Pachinko to Bridgerton: the seven best shows to stream this week

An exceptional adaptation of Min Jin Lee’s novel about four generations of a Korean family, and the return of the raunchy Regency period drama

Pick of the week


Pachinko. Photograph: Juhan Noh/Apple

In the light of current events, it’s hard to watch this lyrical, emotionally rich adaptation of Min Jin Lee’s novel about four generations of a Korean family without thinking about how the sweep of big history interacts, often tragically, with individual lives. But Pachinko would have been an exceptional piece of work regardless of context. The story follows Sunja (played by Yuh-Jung Youn, Yu-na Jeon and Minha Kim) – a girl born into a Korea struggling under Japanese occupation, who experiences huge upheaval. While the scope of the narrative is wide, redemption is always to be found in the intimacies of human kindness.
Apple TV+, from Friday 25 March



From left: Simone Ashley as Kate Sharma and Charithra Chandran as Edwina Sharma in Bridgerton.
Bridgerton. Photograph: Liam Daniel/Netflix

This wildly popular Regency drama ticks a remarkable number of boxes: period nostalgia underpinned by modern raunch; a panracial, pansexual outlook; and, of course, the delightfully meta touch provided by the running commentary of gossip columnist Lady Whistledown (Julie Andrews). As we rejoin London’s high society, the search for a new “diamond” is on and the Queen (Golda Rosheuvel) is concerned: “Apathy is a blight the monarchy simply cannot endure.” Wise words and, with the dashing Anthony Bridgerton (Jonathan Bailey) looking for love, a worry the royal is unlikely to have to endure for long.
Netflix, from Friday 25 March


Is it Cake?

Is it Cake?
Is it Cake? Photograph: Netflix

It’s a long way from Mary Berry, but in the ecosystem of food-related television this gloriously pointless show occupies a distinct niche. On the basis of a clip that went viral a couple of years ago, it’s clear that seeing cakes almost identical to everyday objects is an itch many of us needed to scratch. Mikey Day presents this fleshed-out version of that video as bakers (happily, all aware of the mind-boggling absurdity of their endeavours) compete to make the non-cakiest cakes possible. And why not? Expect to see bowling pins, trainers and rubber ducks.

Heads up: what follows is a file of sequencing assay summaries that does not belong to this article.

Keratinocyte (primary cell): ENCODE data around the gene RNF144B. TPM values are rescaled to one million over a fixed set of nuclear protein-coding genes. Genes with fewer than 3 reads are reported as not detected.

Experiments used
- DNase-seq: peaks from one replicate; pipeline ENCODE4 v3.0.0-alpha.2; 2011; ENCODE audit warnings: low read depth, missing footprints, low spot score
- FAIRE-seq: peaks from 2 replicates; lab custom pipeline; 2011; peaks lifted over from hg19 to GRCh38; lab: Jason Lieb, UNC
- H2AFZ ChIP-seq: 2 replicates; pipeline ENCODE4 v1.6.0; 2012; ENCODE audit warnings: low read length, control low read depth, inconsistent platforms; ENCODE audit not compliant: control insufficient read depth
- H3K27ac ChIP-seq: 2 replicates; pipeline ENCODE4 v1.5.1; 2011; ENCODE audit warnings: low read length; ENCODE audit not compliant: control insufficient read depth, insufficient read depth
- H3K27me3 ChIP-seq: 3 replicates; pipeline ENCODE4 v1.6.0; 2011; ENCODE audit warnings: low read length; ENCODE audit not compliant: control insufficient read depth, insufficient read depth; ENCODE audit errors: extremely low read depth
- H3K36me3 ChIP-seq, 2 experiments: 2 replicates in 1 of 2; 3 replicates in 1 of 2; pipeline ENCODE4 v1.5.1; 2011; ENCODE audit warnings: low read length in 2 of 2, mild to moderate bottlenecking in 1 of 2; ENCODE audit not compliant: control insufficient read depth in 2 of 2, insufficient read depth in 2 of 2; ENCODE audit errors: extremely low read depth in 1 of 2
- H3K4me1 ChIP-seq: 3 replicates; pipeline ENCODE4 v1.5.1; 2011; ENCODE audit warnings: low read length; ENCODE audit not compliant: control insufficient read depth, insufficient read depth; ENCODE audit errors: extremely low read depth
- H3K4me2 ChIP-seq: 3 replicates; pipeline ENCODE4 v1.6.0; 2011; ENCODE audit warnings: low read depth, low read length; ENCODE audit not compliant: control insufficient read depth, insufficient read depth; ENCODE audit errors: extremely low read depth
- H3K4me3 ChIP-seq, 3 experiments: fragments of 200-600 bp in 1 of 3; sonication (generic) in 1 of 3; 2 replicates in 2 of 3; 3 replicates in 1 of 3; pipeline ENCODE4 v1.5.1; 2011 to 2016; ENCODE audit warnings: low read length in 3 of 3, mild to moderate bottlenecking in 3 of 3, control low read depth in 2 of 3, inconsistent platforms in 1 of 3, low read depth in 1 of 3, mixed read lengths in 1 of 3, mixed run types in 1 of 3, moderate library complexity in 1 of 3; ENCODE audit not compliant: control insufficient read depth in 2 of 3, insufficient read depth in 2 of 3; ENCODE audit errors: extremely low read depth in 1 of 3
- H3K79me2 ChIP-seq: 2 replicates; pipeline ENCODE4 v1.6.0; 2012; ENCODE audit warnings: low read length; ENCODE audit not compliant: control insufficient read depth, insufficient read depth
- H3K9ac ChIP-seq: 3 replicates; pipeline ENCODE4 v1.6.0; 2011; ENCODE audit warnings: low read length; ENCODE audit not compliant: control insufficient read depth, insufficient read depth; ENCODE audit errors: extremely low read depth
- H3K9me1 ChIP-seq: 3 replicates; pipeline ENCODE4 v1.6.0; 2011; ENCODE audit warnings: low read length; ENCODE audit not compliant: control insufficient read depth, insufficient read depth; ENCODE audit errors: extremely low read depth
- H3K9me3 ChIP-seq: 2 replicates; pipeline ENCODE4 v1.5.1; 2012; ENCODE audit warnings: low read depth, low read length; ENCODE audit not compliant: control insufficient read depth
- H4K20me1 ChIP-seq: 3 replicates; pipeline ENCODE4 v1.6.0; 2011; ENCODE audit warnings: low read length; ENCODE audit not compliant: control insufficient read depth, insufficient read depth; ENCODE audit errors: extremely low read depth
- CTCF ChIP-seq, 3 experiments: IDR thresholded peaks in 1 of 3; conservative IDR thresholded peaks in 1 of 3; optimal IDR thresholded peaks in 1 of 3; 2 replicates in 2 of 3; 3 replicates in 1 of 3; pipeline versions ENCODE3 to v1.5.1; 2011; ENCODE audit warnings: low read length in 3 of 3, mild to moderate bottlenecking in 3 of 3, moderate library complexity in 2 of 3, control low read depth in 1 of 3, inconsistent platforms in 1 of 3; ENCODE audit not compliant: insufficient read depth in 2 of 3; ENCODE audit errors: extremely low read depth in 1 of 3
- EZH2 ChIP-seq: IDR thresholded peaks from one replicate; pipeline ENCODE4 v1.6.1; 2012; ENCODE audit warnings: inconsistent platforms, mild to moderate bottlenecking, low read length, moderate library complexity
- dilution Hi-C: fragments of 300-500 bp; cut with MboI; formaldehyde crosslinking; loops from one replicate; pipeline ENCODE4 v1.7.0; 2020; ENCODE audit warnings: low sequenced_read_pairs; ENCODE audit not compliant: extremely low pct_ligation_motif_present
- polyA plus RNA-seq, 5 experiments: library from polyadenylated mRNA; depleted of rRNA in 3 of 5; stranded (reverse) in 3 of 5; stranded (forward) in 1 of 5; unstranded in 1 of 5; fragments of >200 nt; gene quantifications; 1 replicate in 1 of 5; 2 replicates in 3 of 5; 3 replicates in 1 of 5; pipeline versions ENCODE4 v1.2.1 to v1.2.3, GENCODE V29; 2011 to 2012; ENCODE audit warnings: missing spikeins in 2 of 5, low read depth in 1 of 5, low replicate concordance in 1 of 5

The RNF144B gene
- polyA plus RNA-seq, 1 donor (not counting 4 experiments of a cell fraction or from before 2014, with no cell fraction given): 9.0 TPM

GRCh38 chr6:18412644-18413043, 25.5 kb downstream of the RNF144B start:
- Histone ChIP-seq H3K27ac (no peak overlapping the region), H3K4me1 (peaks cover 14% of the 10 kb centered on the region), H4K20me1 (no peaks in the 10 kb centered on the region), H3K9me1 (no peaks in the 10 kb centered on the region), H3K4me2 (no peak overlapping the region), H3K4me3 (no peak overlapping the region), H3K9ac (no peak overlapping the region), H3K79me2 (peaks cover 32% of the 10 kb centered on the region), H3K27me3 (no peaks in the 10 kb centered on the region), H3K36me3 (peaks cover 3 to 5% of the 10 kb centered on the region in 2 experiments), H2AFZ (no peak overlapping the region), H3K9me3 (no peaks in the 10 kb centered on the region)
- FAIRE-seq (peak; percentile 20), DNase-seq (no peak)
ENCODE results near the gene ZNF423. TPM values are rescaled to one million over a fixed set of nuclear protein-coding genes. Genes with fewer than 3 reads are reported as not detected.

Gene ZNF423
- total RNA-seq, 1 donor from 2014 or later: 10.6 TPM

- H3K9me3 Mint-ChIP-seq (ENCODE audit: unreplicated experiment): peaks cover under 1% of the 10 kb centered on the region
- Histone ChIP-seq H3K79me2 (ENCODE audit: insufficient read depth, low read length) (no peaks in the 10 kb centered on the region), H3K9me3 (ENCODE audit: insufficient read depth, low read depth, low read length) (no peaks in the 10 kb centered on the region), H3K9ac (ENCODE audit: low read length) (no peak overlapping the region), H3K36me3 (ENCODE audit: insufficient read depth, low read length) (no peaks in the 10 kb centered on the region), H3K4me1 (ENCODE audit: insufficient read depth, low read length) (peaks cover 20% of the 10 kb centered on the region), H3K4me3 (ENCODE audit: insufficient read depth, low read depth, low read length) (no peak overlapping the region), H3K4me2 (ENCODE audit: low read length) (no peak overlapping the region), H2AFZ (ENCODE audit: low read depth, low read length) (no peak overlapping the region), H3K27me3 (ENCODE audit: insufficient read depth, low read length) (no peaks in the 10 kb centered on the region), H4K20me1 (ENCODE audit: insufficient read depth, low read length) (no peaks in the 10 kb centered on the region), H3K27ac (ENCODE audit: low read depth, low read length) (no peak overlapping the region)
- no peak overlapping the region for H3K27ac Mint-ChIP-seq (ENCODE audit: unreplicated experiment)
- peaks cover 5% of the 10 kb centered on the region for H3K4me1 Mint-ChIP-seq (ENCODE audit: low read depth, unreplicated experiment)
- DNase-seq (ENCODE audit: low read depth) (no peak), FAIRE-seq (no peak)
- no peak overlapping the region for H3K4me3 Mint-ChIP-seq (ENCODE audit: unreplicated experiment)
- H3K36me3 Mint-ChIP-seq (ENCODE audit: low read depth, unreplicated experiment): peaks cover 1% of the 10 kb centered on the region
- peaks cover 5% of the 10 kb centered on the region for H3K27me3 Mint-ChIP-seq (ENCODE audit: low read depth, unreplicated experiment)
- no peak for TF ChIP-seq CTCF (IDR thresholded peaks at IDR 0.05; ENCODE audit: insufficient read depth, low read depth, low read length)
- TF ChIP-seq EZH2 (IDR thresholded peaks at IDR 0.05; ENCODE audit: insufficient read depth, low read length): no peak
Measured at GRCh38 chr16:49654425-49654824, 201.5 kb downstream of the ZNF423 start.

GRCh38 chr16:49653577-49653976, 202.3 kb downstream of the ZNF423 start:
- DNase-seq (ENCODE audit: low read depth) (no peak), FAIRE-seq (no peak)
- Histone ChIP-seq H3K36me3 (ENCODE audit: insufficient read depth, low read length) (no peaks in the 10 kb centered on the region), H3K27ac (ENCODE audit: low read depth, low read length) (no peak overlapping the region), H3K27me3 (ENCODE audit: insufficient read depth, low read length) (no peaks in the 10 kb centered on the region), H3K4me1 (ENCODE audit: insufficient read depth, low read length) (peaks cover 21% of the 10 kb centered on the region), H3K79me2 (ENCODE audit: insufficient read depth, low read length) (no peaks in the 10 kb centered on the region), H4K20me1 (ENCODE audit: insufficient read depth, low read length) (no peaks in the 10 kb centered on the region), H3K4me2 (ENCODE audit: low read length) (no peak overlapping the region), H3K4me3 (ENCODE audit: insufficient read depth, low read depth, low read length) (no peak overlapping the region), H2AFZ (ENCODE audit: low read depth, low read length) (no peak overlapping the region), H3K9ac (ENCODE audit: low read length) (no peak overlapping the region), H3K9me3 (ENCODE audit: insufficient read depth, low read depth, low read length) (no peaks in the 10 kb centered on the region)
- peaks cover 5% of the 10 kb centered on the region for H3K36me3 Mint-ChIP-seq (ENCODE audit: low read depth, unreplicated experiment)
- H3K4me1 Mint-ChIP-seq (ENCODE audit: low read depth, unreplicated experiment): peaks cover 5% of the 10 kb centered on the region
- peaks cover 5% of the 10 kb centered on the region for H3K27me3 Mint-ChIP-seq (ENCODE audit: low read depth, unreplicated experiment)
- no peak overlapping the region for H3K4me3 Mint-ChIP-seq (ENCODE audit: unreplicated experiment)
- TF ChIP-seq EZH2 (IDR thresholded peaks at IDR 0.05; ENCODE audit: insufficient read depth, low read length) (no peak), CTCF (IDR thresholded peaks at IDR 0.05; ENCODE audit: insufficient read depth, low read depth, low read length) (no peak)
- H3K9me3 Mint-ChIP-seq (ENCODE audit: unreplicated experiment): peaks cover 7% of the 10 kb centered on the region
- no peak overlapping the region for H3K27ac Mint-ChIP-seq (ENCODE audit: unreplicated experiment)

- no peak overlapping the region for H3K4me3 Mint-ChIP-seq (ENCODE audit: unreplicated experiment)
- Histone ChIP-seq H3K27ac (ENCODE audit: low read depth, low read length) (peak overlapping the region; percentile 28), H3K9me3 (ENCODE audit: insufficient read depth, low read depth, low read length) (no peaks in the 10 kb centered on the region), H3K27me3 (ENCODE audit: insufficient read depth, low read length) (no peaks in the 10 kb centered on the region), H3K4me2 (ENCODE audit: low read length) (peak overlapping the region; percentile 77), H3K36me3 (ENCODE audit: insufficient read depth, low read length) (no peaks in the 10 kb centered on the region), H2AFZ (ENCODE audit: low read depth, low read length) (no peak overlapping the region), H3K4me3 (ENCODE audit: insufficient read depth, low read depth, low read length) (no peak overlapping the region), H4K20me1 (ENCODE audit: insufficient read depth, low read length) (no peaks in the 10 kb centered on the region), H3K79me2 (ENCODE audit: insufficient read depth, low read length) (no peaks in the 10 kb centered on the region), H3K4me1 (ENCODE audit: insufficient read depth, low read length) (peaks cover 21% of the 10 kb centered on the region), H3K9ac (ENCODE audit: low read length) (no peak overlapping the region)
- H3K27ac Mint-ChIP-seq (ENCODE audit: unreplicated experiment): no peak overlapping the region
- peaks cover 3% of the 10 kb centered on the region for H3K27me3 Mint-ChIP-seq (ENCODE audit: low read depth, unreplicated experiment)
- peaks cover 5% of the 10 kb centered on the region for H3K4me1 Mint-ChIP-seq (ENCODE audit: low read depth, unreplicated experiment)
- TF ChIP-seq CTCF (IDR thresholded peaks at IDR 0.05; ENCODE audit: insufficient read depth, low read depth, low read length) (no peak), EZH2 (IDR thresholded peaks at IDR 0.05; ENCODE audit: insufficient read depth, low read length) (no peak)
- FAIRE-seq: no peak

Netflix, out now



From left: Anne Reid as Lady Denham and Charlotte Spencer as Esther Denham in Sanditon.
Sanditon. Photograph: BritBox

Nowadays, if your favourite show is cancelled, don’t despair. If enough people care, fans have a good chance of exerting sufficient pressure to reverse the decision. It has been proved with this seaside period drama based on an unfinished Jane Austen manuscript: months of campaigning has ensured that the show’s Midsummer Ball cliffhanger will now be resolved. There’s even a nod to the circumstances around the return, as Anne Reid’s Lady Denham says to heroine Charlotte Heywood (Rose Williams): “I rather thought we’d seen the last of you.” Not a bit of it.
BritBox, from Monday 21 March


The Principles of Pleasure

The Principles of Pleasure.
The Principles of Pleasure. Photograph: Netflix

Some real sex education on Netflix. This series explores female desire, attempting to connect sexual pleasure to autonomy, attainment and fulfilment in other areas of life. Comedian Michelle Buteau presents engagingly, discussing issues surrounding self-esteem, sex positivity, masturbation and “the orgasm gap” (think the gender wage gap only a fair bit sexier). The tone can feel a little forced at times, lurching between pseudo-scientific discourse and a slightly twee coyness, but the subject matter is long overdue for serious discussion.
Netflix, from Tuesday 22 March


Lizzo’s Watch Out for the Big Grrrls

Lizzo’s Watch Out for the Big Grrrls.
Lizzo’s Watch Out for the Big Grrrls. Photograph: James Clark/Amazon Prime Video

“Girls that look like me,” says Lizzo, “don’t get representation.” Well, now they do as this cheering new series sees the rap icon looking for dancers to join her on her world tour. On the face of it, this is just a simple reality show contest. But, eventually, something more uplifting and even profound begins to emerge as the contenders move into the Big Grrrls House and begin to ponder the serious business of, as one dancer puts it, “learning to love yourself in a world that doesn’t love you back”.
Amazon Prime Video, from Friday 25 March


Olivia Rodrigo: driving home 2 u

Olivia Rodrigo: driving home 2 u .
Olivia Rodrigo: driving home 2 u. Photograph: Harper Smith/Disney

Olivia Rodrigo has achieved a lot for a 19-year-old. So much, in fact, that she’s already releasing slightly wistful films looking back at her recent past. In this documentary, she recalls the writing and recording of her monumentally successful 2021 debut album, Sour, and ponders the specific emotions surrounding it. Rodrigo feels like a very new kind of pop star – her career is both minutely commercially planned (the Disney hook-up goes back to her early teens) and creatively autonomous. This film captures a key phase in that process.
Disney+, from Friday 25 March


Phil Harrison

The GuardianTramp

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